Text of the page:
The Electronic Frontier Foundation announced Tuesday that it is filing a class action lawsuit on behalf of AT&T customers in California to stop the telecom giant and two data location aggregators from allowing third parties to access wireless customers’ real-time locations without authorization.
The lawsuit alleges AT&T violated the Federal Communications Act and engaged in deceptive practices under California’s unfair competition law, as AT&T deceived customers into believing that the company was protecting their location data. The suit seeks money damages and an injunction against AT&T, as well as the involved location data aggregators, LocationSmart and Zumigo. The injunction would prohibit AT&T from selling customer location data and ensure that any location data already sold is returned to AT&T or destroyed.
An investigation by Motherboard earlier this year revealed that any cellphone user’s precise, real-time location could be bought for just $300. The report showed that carriers, including AT&T, were making this data available to hundreds of third parties without first verifying that users had authorized such access.
“AT&T and data aggregators have systematically violated the location privacy rights of tens of millions of AT&T customers,” said EFF Staff Attorney Aaron Mackey.
“To sell this information without any notification to users is deceptive, extraordinarily invasive of their privacy, and illegal,” said Thomas D. Warren, a partner at Pierce Bainbridge.
Fort Collins, Colorado, launches Connexion, a voter-approved broadband network
The Coloradoan reported that the city of Fort Collins is gearing up to launch Fort Collins Connexion, the voter-approved fiber-optic broadband network that promises high-speed internet service for every home and business.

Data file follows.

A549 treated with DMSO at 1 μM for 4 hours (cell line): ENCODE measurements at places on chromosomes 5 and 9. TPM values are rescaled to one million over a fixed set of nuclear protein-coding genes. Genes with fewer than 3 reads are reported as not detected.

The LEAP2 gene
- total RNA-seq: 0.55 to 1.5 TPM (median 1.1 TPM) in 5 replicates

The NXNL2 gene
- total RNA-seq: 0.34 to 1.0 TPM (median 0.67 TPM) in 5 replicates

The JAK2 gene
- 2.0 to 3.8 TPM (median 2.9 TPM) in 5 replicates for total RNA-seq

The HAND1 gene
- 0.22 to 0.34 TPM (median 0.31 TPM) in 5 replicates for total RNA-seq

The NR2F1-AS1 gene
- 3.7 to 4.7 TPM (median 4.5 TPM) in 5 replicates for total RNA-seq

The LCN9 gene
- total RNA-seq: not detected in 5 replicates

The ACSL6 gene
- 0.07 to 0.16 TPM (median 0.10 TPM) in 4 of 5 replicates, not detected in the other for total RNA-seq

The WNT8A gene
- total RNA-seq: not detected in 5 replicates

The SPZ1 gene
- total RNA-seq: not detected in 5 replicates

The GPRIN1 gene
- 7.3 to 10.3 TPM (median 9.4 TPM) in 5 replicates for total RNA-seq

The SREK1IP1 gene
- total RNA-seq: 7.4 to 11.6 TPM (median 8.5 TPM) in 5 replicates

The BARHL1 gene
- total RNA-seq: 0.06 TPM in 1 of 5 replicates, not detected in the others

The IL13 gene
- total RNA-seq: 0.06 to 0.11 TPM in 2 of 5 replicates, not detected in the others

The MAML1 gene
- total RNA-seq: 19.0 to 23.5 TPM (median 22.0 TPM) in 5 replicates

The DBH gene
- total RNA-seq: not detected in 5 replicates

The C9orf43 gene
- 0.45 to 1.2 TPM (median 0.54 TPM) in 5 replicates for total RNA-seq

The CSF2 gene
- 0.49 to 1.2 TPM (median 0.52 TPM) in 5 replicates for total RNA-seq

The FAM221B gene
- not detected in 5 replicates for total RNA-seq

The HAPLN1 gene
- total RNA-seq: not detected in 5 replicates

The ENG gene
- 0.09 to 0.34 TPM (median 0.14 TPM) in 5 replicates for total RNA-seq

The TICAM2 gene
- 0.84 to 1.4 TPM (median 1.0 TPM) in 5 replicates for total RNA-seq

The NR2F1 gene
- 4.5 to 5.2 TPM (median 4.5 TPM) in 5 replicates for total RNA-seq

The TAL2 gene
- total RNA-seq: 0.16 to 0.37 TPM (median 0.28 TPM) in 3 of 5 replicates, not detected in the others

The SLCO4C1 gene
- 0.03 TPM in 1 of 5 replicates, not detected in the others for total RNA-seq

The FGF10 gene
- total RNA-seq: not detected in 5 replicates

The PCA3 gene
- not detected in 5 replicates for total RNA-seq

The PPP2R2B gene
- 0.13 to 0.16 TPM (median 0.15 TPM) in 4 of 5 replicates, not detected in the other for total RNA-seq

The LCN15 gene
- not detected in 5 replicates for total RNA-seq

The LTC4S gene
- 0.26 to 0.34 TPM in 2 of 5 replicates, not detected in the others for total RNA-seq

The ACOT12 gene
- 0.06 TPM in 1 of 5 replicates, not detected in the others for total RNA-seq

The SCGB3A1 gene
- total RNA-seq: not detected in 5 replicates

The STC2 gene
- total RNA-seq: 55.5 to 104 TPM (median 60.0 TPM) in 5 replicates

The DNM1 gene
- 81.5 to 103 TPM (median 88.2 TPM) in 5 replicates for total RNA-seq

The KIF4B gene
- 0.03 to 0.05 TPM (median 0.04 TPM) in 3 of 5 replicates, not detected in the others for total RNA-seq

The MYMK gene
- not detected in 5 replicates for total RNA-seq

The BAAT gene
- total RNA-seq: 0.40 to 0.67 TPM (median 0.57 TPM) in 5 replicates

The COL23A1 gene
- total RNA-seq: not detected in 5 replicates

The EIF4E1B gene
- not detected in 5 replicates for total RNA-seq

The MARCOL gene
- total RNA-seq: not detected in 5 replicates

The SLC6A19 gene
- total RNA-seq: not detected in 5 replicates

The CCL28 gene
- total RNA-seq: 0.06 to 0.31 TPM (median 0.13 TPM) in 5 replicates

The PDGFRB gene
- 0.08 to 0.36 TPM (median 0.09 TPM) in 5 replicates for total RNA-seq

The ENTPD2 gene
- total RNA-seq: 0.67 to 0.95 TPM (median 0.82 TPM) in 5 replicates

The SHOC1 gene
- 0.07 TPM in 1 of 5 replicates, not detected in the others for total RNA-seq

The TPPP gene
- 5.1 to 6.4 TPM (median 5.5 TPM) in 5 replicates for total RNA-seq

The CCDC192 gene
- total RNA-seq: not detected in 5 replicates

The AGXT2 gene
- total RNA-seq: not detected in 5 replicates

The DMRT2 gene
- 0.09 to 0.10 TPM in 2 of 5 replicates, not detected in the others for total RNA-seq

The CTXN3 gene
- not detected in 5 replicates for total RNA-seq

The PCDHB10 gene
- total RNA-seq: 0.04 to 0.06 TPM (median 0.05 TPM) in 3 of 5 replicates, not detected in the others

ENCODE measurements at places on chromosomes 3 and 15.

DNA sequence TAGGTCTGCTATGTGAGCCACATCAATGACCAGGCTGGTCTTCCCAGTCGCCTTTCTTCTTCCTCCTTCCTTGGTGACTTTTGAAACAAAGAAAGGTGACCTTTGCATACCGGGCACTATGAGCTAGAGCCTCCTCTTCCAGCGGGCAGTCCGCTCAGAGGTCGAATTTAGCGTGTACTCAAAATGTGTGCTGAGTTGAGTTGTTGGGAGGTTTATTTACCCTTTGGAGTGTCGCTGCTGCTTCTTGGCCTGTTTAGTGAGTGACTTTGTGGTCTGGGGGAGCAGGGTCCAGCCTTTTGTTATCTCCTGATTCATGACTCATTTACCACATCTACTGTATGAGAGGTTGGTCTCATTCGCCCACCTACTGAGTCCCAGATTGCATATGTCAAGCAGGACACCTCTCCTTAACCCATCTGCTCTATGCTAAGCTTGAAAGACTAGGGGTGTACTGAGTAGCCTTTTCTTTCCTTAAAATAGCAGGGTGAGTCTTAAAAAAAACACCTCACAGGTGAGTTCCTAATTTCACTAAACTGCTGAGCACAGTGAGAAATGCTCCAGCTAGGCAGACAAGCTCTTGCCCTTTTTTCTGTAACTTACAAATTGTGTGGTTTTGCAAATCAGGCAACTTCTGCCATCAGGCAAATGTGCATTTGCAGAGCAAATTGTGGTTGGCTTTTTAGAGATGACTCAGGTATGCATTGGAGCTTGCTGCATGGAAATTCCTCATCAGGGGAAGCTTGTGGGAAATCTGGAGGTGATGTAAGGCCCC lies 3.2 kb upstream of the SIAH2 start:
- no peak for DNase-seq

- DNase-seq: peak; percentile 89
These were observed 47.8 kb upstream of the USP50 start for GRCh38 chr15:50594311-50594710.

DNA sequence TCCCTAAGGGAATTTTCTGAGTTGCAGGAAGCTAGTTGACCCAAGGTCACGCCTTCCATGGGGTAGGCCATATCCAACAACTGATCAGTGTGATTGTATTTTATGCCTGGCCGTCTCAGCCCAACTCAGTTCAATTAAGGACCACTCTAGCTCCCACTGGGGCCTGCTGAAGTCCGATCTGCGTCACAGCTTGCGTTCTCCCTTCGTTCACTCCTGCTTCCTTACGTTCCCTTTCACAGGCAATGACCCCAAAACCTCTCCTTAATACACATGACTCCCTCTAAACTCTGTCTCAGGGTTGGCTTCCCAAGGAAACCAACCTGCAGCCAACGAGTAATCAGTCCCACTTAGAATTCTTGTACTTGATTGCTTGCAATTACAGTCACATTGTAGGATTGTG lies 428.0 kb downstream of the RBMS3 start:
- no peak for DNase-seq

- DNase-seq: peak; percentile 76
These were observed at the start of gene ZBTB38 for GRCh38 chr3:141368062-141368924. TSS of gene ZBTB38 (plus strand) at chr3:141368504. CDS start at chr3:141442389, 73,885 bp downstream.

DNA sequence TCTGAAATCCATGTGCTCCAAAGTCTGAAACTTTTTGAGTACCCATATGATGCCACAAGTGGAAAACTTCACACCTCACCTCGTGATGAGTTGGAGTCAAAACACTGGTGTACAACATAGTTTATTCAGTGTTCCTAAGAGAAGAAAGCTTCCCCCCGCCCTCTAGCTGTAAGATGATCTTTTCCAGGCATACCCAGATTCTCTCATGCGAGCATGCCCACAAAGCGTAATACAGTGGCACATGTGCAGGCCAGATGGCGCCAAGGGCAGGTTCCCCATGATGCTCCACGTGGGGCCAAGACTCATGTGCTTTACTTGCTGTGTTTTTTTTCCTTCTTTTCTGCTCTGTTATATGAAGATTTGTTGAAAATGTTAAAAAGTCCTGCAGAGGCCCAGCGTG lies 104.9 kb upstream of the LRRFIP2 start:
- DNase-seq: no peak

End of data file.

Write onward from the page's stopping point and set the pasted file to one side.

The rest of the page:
Connexion will offer internet, phone and video services. An early business plan for the network projected charges of $70 per month for gigabit-per-second internet speed and $50 per month for 50-megabit speed.
On July 2, the city council gave initial approval to an ordinance allowing the utility to enter into long-term license contracts to acquire video content rights.
As consumers wait for solid pricing information from the city — and prepare to weigh it against what Comcast, CenturyLink and other service providers charge — Connexion contractors are continuing to run fiber optic cable around town. The city issued $143 million in bonds to pay for building out the network. The network will use 1,000 miles of fiber to reach the city’s 62,000 premises.
- Advocates for Antitrust Enforcement Say Consumer Welfare Standard Only One Layer of Competition Law
- In Law More Than a Year, MOBILE Now Advocates Say Act Requires Further Implementation for 5G Deployment
- Broadband Roundup: Texas Reaches T-Mobile Settlement, Closing the ‘Homework Gap,’ Broadcast Ownership
- UTOPIA Fiber Announces Completion of Latest Round of Funding, a $48 Million Network Expansion
- Prakash Sangam: China’s Huawei Clones Are Greater Threat to National Security than Huawei
Signup for Broadband Breakfast
Intellectual Property4 months ago
In Congressional Oversight Hearing, Register of Copyrights Says Office Is Responding to Online Users
Broadband Data6 months ago
California Report: Income Most Significant Factor in Low Broadband Adoption
Privacy and Security3 months ago
Comparing Privacy Policies for Wearable Fitness Trackers: Apple, Fitbit, Xiaomi and Under Armour
Antitrust3 months ago
Addressing the Impact of Big Data Upon Antitrust is More Complicated Than a Big Tech Breakup
Expert Opinion5 months ago
Geoff Mulligan: A ‘Dumb’ Way to Build Smart Cities
Antitrust3 months ago
Broadband Roundup: Everyone (Almost) Gangs Up on Google, Muni Broadband Fact Sheet, SHLB Anchornet Conference
Broadband Roundup4 months ago
Cable Industry Touts Energy Efficiency, Next Century Highlights Open Access Fiber, Aspen Forum Set
Broadband's Impact5 months ago
Law Enforcement and Advocates of Facial Recognition Technologies Battle Misconceptions